WASHINGTON (AP) — The Treasury Department and other government agencies said Monday they are unable to pinpoint a single reason for a period of extreme volatility that hit the Treasury securities market on Oct. 15 last year.
Treasury, the Federal Reserve and the other agencies issued a joint report saying that a variety of factors, including record trading volumes, may have contributed to the volatility, which was dubbed the "flash crash" in the bond market. Yields on 10-year Treasury bonds gyrated wildly for a brief period during the day.
More than five years earlier on May 6, 2010, a massive "flash crash" jolted the stock market. The Dow Jones industrial average plunged hundreds of points in minutes before it eventually closed 148 points lower. Regulators later traced the disruption to an investment firm that executed a computerized selling program in an already stressed market. The firm's trade, worth $4.1 billion, touched off a chain of events that ended with investors swiftly pulling their money from the stock market.
In April, U.S. authorities charged a British trader with helping set off the flash crash from his London home through his use of ultra-fast computer software and a bluffing technique that enabled him to make nearly $800,000 in profit that day.
Republicans have charged that the October volatility in bond trading could be linked to the massive overhaul of financial markets that Congress approved in 2010 to try to prevent a repeat of the 2008 financial crisis. But officials said they found no evidence that regulatory changes from the Dodd-Frank Act played a role.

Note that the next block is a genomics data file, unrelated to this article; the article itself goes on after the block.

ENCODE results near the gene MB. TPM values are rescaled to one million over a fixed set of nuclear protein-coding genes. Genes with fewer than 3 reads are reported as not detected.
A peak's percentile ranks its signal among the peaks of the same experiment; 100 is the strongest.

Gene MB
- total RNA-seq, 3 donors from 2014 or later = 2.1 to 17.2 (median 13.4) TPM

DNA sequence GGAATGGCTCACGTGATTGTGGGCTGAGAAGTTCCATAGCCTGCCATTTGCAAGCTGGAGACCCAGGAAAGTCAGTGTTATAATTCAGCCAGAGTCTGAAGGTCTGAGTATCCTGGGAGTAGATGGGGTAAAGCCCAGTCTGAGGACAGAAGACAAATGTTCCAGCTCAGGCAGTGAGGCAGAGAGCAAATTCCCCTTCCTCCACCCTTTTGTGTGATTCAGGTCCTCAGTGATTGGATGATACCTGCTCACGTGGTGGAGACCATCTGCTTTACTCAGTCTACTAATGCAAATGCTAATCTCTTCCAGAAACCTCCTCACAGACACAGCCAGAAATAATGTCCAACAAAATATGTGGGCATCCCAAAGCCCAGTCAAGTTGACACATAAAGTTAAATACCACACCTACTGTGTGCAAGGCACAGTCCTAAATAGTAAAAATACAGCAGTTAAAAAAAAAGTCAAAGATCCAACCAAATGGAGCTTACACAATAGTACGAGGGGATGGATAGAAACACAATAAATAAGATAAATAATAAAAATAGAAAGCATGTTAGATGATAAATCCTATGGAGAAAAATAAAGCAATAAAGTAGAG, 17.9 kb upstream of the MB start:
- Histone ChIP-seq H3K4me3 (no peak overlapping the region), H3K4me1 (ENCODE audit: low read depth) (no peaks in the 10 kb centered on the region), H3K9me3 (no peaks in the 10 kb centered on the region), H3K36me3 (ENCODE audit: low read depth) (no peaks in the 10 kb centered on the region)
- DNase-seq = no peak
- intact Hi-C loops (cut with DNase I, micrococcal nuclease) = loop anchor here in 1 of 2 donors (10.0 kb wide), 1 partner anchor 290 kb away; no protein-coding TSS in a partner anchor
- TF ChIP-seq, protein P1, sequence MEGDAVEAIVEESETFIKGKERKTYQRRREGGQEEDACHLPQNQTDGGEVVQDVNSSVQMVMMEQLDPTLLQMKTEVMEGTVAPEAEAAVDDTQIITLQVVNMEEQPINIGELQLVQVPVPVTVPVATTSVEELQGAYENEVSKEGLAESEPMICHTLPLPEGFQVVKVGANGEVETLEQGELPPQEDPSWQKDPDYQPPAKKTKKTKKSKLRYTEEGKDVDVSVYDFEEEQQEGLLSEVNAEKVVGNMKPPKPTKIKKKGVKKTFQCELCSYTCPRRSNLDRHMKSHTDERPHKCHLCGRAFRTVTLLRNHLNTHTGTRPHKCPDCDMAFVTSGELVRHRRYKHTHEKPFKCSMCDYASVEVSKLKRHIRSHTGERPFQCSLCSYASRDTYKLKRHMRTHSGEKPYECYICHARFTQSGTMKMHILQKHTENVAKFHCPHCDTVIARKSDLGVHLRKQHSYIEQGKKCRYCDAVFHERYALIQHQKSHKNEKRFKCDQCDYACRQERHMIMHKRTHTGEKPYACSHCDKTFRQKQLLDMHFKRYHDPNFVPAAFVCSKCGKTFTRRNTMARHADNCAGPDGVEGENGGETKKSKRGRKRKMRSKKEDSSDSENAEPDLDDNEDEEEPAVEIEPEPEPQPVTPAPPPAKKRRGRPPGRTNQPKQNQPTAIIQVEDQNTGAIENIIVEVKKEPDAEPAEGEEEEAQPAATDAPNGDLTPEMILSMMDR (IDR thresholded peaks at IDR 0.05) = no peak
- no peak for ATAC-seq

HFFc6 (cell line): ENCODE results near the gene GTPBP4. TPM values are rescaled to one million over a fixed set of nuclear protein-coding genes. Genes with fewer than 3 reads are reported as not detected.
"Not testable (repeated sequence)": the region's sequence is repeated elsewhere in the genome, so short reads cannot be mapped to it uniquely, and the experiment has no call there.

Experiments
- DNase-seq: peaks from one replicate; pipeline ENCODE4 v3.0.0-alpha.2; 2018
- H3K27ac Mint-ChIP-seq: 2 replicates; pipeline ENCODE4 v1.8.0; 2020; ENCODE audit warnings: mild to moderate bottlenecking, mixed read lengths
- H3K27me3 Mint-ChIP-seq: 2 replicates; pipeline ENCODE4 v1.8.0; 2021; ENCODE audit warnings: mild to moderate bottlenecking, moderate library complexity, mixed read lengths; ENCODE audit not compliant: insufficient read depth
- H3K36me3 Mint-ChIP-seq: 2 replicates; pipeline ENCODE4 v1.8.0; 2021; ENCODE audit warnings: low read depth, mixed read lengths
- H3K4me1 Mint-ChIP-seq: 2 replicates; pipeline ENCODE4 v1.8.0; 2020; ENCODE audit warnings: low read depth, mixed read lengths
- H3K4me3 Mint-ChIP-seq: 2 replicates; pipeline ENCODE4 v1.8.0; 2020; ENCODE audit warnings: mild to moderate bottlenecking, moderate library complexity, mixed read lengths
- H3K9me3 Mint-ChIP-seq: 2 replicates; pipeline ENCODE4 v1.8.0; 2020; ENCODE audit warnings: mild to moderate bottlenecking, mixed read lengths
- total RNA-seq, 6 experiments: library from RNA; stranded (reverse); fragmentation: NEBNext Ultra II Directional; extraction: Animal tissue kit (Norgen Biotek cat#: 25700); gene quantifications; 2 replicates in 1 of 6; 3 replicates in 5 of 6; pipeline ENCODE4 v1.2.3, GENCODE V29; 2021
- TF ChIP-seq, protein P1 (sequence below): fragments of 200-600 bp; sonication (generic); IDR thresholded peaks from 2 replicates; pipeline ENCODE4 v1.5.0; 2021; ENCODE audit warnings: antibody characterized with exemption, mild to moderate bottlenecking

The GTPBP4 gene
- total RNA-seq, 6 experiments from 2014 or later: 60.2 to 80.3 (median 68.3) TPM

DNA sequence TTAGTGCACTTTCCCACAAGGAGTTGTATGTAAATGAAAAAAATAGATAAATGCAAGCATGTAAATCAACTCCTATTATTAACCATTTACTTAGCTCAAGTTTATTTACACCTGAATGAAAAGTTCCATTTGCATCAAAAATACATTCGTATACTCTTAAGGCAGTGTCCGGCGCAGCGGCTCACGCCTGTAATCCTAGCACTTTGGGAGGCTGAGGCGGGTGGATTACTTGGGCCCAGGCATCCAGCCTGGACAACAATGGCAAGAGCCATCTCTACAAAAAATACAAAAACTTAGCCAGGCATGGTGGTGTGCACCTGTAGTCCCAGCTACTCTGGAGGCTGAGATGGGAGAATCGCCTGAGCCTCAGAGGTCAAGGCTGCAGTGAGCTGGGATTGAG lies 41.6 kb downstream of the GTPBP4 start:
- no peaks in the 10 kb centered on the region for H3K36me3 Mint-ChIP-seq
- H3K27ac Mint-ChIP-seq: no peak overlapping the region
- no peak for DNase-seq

Treasury Secretary Jacob Lew last week said that the regulators' investigation found that the bond market problems had not been caused by regulatory changes but by a variety of other factors, such as a shift in trading from traditional brokerages and trading firms to faster electronic trading platforms.
The report recommended that the rules governing the Treasury bond market be reviewed. It also suggested upgrades to procedures used by regulators to monitor daily trading activities in a rapidly evolving market.
The report stressed that while the way investors trade on the Treasury bond market has changed, the market remains the deepest and most liquid government securities market in the world.
On Oct. 15, the yield on the 10-year Treasury bond traded in a range of 37 basis points, with the sharpest moves occurring between 9:33 a.m. and 9:45 a.m. Eastern Time. Since 1998, there have been only three times when the intra-day move of the 10-year bond has been larger. All those incidents were linked to major news, such as the announced start of large bond purchases by the Federal Reserve.
The report lists various developments that "may have contributed to the heightened volatility" that day, but the regulators were unable to isolate a single factor.
The report called for further study of how the Treasury market has evolved in recent years. It also said the current regulatory requirements governing the market should be reviewed to determine whether any changes are needed.
In addition to Treasury and the Fed, the agencies contributing to the study were the Securities and Exchange Commission, the Commodity Futures Trading Commission and the Federal Reserve Bank of New York, which carries out bond trading operations for the central bank.
Associated Press Business Writer Marcy Gordon contributed to this report.